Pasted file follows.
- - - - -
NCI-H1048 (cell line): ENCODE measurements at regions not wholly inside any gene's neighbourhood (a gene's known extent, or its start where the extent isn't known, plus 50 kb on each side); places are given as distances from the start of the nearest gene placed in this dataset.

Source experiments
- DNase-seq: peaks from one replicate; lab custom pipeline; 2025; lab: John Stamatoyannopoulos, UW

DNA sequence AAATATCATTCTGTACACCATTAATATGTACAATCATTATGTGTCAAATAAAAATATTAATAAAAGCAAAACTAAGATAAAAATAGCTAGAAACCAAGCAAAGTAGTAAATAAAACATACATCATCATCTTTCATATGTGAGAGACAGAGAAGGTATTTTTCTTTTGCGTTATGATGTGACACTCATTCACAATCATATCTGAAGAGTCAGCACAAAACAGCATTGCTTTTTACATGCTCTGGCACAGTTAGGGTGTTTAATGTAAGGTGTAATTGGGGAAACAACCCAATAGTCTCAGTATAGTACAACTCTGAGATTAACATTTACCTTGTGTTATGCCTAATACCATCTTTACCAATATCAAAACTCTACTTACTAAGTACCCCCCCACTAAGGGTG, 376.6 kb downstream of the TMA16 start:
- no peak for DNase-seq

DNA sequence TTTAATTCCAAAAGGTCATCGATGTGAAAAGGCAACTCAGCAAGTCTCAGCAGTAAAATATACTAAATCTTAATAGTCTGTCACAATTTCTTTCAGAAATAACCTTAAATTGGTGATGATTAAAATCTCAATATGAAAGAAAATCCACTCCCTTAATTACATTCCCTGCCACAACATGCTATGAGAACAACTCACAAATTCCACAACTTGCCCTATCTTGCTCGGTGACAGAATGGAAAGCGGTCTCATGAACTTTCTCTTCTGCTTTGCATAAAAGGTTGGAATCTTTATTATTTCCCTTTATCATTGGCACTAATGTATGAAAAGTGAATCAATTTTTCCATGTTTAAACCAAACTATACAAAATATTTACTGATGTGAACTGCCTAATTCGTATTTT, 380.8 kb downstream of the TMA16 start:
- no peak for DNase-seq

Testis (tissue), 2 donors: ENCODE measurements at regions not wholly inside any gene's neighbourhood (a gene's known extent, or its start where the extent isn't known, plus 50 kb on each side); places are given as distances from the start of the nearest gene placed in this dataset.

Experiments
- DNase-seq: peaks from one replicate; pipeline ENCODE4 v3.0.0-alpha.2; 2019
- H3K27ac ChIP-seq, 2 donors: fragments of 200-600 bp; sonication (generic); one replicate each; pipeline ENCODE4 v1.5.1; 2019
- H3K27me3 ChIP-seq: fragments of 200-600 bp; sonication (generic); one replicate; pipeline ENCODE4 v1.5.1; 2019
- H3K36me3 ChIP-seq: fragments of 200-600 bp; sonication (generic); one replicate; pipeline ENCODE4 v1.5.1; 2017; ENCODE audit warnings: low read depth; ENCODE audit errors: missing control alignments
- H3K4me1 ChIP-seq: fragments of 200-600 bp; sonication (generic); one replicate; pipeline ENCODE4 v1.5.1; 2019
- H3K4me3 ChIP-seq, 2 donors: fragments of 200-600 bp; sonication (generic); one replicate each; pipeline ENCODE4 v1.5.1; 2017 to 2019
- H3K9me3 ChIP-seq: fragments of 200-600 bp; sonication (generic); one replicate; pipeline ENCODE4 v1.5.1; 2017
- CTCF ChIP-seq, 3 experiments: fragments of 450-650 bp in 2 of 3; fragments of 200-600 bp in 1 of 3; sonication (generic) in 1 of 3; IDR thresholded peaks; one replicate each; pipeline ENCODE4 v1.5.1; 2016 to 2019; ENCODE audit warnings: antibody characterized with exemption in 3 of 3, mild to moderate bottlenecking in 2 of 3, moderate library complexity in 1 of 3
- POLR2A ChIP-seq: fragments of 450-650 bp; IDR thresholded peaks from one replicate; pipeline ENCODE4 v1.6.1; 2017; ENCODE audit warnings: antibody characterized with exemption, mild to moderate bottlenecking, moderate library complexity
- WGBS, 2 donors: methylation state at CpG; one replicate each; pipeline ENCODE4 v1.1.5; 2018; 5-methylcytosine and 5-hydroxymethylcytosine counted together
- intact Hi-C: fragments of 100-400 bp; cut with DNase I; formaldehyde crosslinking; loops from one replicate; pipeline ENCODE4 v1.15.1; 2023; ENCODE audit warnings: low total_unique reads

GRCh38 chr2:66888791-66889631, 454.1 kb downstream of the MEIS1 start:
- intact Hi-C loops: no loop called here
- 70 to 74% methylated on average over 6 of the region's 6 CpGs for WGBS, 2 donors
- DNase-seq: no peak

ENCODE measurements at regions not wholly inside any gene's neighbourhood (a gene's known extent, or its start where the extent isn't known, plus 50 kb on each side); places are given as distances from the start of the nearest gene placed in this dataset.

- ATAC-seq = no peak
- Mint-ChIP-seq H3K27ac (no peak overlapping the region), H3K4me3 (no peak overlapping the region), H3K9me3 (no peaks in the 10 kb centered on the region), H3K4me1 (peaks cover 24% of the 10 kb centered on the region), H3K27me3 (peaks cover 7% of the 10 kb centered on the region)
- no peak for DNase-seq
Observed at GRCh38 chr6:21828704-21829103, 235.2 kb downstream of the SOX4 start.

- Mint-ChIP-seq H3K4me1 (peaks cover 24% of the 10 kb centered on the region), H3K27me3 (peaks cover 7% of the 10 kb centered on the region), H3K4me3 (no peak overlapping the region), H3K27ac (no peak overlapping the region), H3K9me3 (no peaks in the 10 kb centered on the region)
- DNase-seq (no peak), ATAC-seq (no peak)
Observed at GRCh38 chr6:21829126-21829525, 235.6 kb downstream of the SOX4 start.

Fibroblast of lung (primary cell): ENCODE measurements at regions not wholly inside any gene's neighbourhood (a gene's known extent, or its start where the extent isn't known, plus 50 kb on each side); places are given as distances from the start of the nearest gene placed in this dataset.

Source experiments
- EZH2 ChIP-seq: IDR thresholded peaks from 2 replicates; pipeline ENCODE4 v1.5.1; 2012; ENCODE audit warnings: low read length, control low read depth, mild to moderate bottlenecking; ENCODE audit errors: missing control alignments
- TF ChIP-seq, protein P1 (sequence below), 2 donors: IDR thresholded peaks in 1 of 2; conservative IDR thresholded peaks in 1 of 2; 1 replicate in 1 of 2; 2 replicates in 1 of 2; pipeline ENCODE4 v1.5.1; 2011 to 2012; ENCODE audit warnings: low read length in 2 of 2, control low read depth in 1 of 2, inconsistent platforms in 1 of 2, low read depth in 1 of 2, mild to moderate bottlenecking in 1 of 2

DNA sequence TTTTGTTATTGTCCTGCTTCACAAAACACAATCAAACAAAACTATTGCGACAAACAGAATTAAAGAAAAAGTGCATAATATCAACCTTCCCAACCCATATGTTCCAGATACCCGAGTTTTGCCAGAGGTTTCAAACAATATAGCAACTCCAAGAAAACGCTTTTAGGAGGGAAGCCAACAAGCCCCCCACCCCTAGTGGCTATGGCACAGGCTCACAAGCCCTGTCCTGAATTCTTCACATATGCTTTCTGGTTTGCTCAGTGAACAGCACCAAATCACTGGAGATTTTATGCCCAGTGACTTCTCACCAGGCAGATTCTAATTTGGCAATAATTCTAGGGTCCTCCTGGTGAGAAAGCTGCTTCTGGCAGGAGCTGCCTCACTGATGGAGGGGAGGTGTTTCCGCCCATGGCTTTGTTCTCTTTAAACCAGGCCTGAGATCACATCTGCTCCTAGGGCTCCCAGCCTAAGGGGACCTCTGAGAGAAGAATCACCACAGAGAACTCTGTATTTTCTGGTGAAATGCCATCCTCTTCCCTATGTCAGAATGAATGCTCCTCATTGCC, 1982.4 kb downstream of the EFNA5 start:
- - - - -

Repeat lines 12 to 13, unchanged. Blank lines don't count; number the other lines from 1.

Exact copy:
- H3K27me3 ChIP-seq: fragments of 200-600 bp; sonication (generic); one replicate; pipeline ENCODE4 v1.5.1; 2019
- H3K36me3 ChIP-seq: fragments of 200-600 bp; sonication (generic); one replicate; pipeline ENCODE4 v1.5.1; 2017; ENCODE audit warnings: low read depth; ENCODE audit errors: missing control alignments